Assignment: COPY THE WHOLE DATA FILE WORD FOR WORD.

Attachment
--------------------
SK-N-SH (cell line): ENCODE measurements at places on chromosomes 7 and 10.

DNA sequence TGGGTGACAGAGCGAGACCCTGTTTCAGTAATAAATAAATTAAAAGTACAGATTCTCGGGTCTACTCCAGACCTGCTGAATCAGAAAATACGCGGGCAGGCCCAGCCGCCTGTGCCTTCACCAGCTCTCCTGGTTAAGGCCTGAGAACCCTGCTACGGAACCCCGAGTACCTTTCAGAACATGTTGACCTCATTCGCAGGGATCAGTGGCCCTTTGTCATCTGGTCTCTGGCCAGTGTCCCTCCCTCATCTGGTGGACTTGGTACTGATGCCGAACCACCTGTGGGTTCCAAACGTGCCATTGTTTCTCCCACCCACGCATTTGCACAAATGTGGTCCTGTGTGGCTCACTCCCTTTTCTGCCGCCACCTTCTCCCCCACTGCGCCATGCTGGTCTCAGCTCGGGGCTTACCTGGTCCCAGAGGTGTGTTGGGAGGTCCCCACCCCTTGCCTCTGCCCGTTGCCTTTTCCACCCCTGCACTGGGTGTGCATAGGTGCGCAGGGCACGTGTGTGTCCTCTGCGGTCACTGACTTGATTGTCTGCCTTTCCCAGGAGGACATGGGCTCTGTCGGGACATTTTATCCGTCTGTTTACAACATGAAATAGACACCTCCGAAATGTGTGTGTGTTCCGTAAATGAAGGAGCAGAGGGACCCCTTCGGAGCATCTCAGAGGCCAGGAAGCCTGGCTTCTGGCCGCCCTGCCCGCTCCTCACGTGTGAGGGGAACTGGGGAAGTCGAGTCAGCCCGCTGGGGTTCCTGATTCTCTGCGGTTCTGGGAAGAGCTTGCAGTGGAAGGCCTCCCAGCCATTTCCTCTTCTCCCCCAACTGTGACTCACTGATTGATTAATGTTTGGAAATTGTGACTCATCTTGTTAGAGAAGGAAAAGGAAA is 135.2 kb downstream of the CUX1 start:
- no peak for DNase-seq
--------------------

SK-N-SH (cell line): ENCODE measurements at places on chromosomes 7 and 10.

DNA sequence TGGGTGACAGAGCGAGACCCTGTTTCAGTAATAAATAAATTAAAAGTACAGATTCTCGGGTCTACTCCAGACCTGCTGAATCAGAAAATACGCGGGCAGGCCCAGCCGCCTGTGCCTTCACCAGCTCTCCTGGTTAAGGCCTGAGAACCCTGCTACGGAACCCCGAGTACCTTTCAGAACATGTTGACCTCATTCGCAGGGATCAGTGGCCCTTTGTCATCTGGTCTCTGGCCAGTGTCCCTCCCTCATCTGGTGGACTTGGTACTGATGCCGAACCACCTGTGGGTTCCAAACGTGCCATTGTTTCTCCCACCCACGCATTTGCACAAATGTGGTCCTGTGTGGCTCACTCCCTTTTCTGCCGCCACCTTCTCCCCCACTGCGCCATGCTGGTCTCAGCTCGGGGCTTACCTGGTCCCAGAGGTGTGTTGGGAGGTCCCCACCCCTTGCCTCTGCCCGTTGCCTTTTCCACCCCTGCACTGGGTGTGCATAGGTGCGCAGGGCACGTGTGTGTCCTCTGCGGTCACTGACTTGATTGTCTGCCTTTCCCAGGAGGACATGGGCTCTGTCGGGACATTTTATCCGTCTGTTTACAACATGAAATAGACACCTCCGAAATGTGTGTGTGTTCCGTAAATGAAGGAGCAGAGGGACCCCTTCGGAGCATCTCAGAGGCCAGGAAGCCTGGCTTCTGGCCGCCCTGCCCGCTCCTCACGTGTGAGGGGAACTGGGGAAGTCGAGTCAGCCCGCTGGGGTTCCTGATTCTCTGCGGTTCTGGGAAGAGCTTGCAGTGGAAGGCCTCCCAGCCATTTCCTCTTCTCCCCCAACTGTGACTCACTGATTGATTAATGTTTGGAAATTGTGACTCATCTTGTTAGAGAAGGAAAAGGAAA is 135.2 kb downstream of the CUX1 start:
- no peak for DNase-seq